Python regius is a nonvenomous python species found in Africa. This is the smallest of the African pythons and is popular in the pet trade. No subspecies are currently recognized. They are also known as royal pythons or ball pythons.
Adults generally do not grow to more than 90–120 cm (3.0–3.9 ft) in length, although some specimens have reached 152 cm and even 182 cm (5–6 feet), but this is very rare. Females tend to be slightly bigger than males maturing at an average of 4-4.5 feet. Males usually average around 3-3.5 feet. The build is stocky while the head is relatively small. The scales are smooth and both sexes have anal spurs on either side of the vent. Although males tend to have larger spurs, this is not definitive, and sex is best determined via manual eversion of the male hemipenes or inserting a probe into the cloaca to find the inverted hemipenes (if male).
The color pattern is typically black or dark brown with light brown or gold sides and dorsal blotches. The belly is a white or cream that may include scattered black markings. However, those in the pet industries have, through selective breeding, developed many morphs(genetic mutations) with altered colors and patterns.
Royal python, ball python.
The name ball python refers to the animal's tendency to curl into a ball when stressed or frightened. The name royal python (from the Latin "regius") is based in part on the story that Cleopatra supposedly wore the snake around her wrist.
Found in Africa from Senegal, Mali, Guinea-Bissau, Guinea, Sierra Leone, Liberia, Ivory Coast, Ghana, Benin, Niger and Nigeria through Cameroon, Chad and the Central African Republic to Sudan and Uganda. No type locality was given in the original description.
This terrestrial species is known for its defense strategy that involves coiling into a tight ball when threatened, with its head and neck tucked away in the middle. In this state, it can literally be rolled around. The python also has the tendency to hiss loudly when it feels threatened. Favored retreats include mammal burrows and other underground hiding places where they also aestivate. In captivity they are considered good pets, for their relatively small size and placid nature make them easy to handle. Captive bred adults rarely bite.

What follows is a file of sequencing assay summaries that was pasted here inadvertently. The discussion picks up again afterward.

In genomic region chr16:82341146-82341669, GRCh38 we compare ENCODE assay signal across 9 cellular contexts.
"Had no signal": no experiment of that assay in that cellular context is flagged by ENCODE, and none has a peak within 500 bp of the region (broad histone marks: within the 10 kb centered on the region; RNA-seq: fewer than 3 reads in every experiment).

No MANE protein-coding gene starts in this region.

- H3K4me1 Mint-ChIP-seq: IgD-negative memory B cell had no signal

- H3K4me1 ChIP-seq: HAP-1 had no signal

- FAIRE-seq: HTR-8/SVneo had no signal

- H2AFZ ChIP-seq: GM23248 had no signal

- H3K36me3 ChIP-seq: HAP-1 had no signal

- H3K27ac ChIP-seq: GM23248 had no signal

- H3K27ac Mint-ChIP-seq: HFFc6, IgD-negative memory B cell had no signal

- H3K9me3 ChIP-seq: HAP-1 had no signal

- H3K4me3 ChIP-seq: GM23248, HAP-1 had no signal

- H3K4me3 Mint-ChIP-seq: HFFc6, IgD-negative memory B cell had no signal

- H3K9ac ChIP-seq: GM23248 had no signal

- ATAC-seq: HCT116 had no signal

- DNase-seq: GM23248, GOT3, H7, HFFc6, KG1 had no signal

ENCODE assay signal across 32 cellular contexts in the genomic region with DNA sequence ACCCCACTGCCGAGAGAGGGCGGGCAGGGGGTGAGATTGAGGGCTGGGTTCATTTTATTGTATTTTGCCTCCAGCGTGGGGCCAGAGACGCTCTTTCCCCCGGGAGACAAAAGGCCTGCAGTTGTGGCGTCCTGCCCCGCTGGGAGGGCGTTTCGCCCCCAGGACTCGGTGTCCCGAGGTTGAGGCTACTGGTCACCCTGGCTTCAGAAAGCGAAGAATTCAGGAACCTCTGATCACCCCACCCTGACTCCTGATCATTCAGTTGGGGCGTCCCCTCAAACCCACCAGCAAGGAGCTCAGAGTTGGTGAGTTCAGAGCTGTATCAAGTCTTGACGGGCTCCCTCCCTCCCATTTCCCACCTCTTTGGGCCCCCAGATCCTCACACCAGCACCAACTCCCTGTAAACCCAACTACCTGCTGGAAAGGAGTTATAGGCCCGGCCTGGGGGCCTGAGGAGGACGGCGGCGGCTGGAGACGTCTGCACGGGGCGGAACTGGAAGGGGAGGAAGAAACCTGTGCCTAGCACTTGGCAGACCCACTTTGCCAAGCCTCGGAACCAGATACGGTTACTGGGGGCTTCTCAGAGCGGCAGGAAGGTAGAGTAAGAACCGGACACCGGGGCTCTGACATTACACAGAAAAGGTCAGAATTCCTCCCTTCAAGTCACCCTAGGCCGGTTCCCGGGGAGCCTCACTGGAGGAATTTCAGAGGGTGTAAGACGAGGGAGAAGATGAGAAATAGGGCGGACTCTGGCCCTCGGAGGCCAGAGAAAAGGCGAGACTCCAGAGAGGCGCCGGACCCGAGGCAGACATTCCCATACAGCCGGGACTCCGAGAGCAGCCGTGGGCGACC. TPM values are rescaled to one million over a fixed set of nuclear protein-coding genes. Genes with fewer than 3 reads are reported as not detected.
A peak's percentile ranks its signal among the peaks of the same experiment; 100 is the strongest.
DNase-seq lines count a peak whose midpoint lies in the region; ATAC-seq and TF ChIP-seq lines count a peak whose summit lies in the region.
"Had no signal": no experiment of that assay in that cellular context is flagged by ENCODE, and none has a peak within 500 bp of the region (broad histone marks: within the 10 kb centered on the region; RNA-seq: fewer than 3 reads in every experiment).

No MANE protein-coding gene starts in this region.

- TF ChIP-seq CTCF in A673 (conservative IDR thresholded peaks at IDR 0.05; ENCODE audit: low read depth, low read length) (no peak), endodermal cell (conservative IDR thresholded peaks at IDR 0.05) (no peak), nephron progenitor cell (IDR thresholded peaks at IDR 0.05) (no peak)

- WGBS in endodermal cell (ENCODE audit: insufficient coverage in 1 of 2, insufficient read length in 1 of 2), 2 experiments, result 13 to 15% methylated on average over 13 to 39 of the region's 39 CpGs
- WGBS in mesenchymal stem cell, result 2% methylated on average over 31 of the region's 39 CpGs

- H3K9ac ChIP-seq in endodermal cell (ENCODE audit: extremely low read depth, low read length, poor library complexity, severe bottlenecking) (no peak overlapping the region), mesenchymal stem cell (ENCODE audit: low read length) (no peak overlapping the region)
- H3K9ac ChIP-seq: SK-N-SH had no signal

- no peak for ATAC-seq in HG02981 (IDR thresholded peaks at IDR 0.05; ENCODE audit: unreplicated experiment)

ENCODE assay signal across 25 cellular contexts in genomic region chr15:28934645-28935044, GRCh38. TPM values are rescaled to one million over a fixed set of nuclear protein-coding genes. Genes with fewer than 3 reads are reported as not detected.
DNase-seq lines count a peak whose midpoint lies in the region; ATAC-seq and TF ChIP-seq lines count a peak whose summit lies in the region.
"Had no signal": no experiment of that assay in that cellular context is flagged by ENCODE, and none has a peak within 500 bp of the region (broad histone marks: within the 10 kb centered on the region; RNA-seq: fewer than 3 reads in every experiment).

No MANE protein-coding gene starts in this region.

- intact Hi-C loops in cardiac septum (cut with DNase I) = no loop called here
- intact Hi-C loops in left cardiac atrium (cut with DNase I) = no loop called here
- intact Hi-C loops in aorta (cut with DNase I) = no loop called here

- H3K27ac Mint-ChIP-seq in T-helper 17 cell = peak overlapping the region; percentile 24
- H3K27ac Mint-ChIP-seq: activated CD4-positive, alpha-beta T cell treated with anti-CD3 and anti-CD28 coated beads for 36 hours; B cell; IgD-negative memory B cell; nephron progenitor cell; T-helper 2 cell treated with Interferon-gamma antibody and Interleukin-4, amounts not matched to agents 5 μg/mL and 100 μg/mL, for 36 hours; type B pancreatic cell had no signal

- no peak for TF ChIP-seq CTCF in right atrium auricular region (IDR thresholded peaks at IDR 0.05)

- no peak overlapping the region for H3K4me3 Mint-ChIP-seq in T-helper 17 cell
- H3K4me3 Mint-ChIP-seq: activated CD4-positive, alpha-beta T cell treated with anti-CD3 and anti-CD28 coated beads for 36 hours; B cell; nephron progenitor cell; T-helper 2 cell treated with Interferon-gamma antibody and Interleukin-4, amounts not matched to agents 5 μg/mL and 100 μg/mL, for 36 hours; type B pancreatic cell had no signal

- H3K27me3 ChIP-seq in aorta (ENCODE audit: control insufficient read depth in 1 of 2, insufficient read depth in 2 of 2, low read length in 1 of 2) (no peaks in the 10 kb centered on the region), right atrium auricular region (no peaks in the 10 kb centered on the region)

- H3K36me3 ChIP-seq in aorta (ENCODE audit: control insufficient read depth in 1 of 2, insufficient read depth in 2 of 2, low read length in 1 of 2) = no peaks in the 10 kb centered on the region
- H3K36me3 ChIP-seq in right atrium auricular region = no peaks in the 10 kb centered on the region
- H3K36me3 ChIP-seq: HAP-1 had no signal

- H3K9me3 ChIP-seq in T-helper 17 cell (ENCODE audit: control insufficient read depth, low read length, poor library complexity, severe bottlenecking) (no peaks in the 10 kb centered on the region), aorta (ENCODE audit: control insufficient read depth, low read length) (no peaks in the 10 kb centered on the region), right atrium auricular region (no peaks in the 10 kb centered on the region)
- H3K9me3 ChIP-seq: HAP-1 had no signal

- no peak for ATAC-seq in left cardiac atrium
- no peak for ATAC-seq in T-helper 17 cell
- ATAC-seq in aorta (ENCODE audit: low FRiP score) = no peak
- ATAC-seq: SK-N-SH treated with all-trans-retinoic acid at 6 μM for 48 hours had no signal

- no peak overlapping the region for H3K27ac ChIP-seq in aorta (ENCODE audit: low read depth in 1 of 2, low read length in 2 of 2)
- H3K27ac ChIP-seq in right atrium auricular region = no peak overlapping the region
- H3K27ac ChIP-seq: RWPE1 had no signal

In the wild, the diet consists mostly of small mammals, such as African soft-furred rats, shrews and striped mice. Younger individuals have also been known to feed on birds. Pythons that are imported from the wild tend to be picky eaters and may not respond to food as well as captive-bred pythons, which usually do well on domestic rats and mice, either live, pre-killed, or frozen-thawed. The size of the prey item given to a python should be equivalent to or slightly larger than the width of the largest part of their body. This python is known for being a picky eater and may not eat for months, particularly during the winter breeding season. While this is not odd, care should be taken to watch that the snake does not experience significant weight loss. Parasites can also cause the snake to not eat. Other causes of not eating are stress caused by overhandling, or too hot or cold temperatures and not enough areas to hide in the vivarium.